What we’re facing here is the death of fun, a ban on giggling alone at your desk.
The Stop Online Piracy Act asserts itself so broadly—it aims to regulate everything from counterfeit prescription drugs to intellectual property rights—that it’s difficult to begin to imagine all the ramifications. The only thing I know for sure about SOPA is that it would be a very bad thing for people who frequently use the internet—so, everyone—and that it would sit its big, weighty body on the fragile skeleton of free expression and crush it into a million little splinters. It would inspire fear in everyone who creates content online, even if they’re only doing it for their own Facebook friends, because most of us are ignorantly pirating or consuming pirated best-of clips of Groundskeeper Willie, making the sites we use most liable. YouTube, Twitter, Wikipedia, Google, Wikileaks: What we’re facing here is the death of fun, the end of profound, drool-inducing engrossment in 50 pages of someone’s sporadically-chronicled life, a ban on giggling alone at your desk.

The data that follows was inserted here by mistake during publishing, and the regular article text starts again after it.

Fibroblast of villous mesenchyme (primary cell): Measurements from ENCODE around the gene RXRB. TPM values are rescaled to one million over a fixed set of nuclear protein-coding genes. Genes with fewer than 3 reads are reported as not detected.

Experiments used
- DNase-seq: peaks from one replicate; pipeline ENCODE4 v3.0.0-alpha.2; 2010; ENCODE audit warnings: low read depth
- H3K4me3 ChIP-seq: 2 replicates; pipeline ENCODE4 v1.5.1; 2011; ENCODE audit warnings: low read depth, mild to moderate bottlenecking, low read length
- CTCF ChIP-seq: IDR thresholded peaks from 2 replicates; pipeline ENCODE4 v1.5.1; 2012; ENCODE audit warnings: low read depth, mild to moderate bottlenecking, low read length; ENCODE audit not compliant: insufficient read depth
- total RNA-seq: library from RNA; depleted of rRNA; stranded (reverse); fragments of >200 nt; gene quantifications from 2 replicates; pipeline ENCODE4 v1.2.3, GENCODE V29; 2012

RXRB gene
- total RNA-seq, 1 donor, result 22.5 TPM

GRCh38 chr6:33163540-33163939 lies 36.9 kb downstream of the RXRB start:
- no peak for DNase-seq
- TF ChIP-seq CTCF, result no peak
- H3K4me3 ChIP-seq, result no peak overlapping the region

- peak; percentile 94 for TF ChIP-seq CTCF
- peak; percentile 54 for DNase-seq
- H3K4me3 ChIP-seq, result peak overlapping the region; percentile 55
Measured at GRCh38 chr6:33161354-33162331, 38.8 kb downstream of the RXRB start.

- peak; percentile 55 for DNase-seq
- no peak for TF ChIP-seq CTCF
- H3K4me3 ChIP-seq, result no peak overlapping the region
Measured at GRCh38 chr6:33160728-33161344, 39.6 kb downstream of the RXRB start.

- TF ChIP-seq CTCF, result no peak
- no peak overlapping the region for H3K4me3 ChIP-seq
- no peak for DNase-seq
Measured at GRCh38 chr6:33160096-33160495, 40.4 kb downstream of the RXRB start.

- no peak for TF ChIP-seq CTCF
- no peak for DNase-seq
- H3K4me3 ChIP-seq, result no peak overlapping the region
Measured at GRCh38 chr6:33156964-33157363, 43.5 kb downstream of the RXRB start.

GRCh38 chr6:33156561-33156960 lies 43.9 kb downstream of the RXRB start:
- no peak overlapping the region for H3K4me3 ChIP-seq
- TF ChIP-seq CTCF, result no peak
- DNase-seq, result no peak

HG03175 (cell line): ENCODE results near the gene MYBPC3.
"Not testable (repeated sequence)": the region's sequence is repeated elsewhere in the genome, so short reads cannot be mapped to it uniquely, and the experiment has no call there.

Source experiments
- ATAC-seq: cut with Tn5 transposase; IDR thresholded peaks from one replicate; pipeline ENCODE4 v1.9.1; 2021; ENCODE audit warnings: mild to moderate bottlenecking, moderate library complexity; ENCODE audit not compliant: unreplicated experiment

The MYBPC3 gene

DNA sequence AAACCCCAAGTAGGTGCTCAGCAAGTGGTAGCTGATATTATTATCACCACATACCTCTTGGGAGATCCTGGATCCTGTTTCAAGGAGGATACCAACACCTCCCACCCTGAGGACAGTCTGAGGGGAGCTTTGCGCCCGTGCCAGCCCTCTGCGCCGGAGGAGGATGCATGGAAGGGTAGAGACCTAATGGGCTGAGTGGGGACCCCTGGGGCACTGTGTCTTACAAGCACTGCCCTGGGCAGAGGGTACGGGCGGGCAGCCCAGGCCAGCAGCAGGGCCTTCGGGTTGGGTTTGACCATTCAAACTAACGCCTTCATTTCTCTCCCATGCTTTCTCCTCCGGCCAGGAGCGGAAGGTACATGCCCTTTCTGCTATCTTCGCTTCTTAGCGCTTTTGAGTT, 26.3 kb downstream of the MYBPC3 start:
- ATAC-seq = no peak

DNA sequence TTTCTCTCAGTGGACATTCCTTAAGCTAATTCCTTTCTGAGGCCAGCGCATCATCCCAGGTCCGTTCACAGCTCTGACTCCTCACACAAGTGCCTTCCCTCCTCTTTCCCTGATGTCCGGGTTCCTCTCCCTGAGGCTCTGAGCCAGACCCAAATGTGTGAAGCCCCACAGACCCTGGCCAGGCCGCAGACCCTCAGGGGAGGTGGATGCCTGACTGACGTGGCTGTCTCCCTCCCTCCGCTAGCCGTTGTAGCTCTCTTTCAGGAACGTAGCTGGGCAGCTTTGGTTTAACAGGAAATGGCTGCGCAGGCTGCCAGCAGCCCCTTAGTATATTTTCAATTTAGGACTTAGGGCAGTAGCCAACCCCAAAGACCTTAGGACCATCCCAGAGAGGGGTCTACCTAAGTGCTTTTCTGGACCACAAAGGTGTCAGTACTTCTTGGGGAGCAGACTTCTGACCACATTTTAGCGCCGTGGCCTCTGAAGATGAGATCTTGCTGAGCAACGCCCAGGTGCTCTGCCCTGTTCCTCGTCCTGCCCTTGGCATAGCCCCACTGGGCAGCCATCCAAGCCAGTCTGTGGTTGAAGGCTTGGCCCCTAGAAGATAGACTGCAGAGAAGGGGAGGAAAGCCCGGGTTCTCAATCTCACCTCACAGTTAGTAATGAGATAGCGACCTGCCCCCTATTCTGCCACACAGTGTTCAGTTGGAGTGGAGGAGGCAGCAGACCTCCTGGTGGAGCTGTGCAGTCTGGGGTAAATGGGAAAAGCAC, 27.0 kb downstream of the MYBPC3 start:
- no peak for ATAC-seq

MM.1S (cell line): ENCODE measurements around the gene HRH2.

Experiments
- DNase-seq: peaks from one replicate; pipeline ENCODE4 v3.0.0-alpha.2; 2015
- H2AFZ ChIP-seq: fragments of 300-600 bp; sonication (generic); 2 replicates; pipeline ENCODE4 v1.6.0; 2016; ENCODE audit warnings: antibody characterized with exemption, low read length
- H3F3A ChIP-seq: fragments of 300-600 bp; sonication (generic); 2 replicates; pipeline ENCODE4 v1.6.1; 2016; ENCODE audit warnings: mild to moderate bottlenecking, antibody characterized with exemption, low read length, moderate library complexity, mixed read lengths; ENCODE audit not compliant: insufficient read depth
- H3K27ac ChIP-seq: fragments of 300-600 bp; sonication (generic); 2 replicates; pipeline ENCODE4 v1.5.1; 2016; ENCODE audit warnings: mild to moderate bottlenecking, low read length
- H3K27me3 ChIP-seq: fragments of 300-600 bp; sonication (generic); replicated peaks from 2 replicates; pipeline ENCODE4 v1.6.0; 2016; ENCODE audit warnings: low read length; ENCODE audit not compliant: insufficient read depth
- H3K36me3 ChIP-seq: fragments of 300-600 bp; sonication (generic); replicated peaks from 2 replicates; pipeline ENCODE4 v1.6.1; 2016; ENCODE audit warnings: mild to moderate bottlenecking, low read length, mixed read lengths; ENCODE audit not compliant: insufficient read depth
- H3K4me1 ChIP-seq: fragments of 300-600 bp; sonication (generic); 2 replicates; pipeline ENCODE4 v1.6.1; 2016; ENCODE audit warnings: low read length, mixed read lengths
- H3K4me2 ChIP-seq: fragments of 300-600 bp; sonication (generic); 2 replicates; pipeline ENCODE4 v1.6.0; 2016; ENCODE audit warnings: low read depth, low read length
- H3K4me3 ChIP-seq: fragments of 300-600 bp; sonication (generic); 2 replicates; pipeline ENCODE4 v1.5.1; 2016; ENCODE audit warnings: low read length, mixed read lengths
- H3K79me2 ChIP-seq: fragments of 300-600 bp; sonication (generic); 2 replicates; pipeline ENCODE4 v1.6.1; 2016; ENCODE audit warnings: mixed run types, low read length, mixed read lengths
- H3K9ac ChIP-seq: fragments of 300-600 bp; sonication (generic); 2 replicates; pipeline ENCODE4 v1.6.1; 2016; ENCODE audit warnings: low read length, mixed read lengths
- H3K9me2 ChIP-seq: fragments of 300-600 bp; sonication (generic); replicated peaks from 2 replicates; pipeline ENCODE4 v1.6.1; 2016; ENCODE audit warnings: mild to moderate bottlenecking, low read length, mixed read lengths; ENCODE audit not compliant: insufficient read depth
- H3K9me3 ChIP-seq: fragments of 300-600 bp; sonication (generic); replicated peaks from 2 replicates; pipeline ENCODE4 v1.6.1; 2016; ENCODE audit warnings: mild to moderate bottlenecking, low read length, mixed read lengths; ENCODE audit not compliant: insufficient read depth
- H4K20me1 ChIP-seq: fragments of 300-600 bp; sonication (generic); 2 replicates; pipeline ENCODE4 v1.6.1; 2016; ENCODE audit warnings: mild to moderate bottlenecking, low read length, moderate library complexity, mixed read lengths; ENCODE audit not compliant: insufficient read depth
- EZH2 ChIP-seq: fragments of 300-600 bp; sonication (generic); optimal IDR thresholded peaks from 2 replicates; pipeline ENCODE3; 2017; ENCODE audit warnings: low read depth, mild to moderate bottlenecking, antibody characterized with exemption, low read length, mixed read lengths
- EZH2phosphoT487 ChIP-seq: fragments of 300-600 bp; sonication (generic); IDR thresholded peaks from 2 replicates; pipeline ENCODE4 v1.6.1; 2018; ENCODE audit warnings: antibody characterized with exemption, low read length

It can hit at any time—checking your email at 10:30 on a Saturday morning or killing 20 minutes before dinner—but it strikes most frequently at night. You open a new tab and wind up here again, a cup of some delicious liquid on the arm of your chair, and think, This is what watching Saturday morning cartoons was like. Mashup videos smell like occupying your own childhood again: that good old brain-churning, zap-eyed wonder at colorful stimuli. David Thorne was right: The internet is a playground, and being entertained by it is an experience that’s difficult to imagine living without.